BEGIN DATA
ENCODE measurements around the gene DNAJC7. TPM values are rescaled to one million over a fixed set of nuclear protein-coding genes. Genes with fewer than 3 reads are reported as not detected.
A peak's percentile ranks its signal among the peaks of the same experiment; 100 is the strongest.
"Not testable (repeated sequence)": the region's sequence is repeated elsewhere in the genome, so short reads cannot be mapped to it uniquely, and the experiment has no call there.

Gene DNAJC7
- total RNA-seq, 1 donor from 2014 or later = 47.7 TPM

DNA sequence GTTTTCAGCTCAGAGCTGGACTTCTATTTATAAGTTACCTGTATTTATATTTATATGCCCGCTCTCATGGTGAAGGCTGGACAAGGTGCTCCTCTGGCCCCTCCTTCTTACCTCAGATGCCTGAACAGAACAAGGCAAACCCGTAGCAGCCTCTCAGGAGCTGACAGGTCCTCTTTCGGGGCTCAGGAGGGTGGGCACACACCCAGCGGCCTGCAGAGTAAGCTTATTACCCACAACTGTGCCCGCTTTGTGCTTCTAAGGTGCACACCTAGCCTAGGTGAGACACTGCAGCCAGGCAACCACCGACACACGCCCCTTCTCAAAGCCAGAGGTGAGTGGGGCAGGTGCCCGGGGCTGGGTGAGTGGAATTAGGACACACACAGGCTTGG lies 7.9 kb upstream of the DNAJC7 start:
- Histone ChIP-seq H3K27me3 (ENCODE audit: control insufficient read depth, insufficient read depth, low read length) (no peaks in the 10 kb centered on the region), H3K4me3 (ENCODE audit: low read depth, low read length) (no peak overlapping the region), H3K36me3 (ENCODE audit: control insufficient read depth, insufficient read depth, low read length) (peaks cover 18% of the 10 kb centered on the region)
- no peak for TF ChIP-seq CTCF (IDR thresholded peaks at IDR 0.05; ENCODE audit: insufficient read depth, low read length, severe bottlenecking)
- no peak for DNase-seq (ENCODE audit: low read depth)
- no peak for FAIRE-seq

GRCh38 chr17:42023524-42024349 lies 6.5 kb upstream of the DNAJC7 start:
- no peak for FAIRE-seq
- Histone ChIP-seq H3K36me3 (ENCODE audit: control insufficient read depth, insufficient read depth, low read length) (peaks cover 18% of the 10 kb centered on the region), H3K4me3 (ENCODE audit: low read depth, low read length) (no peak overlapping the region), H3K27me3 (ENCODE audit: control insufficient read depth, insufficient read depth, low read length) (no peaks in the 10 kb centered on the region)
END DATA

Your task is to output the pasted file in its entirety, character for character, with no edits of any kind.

ENCODE measurements around the gene DNAJC7. TPM values are rescaled to one million over a fixed set of nuclear protein-coding genes. Genes with fewer than 3 reads are reported as not detected.
A peak's percentile ranks its signal among the peaks of the same experiment; 100 is the strongest.
"Not testable (repeated sequence)": the region's sequence is repeated elsewhere in the genome, so short reads cannot be mapped to it uniquely, and the experiment has no call there.

Gene DNAJC7
- total RNA-seq, 1 donor from 2014 or later = 47.7 TPM

DNA sequence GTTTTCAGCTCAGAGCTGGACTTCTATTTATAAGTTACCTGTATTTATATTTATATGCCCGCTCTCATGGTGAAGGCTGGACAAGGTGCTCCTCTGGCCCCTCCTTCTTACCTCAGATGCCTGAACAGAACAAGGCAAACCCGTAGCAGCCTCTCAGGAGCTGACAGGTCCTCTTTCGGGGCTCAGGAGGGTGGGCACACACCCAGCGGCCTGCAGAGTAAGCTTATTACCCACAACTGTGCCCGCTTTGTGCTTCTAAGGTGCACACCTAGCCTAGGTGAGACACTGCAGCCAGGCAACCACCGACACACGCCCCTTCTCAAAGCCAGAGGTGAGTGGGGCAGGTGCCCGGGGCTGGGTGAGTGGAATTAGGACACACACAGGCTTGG lies 7.9 kb upstream of the DNAJC7 start:
- Histone ChIP-seq H3K27me3 (ENCODE audit: control insufficient read depth, insufficient read depth, low read length) (no peaks in the 10 kb centered on the region), H3K4me3 (ENCODE audit: low read depth, low read length) (no peak overlapping the region), H3K36me3 (ENCODE audit: control insufficient read depth, insufficient read depth, low read length) (peaks cover 18% of the 10 kb centered on the region)
- no peak for TF ChIP-seq CTCF (IDR thresholded peaks at IDR 0.05; ENCODE audit: insufficient read depth, low read length, severe bottlenecking)
- no peak for DNase-seq (ENCODE audit: low read depth)
- no peak for FAIRE-seq

GRCh38 chr17:42023524-42024349 lies 6.5 kb upstream of the DNAJC7 start:
- no peak for FAIRE-seq
- Histone ChIP-seq H3K36me3 (ENCODE audit: control insufficient read depth, insufficient read depth, low read length) (peaks cover 18% of the 10 kb centered on the region), H3K4me3 (ENCODE audit: low read depth, low read length) (no peak overlapping the region), H3K27me3 (ENCODE audit: control insufficient read depth, insufficient read depth, low read length) (no peaks in the 10 kb centered on the region)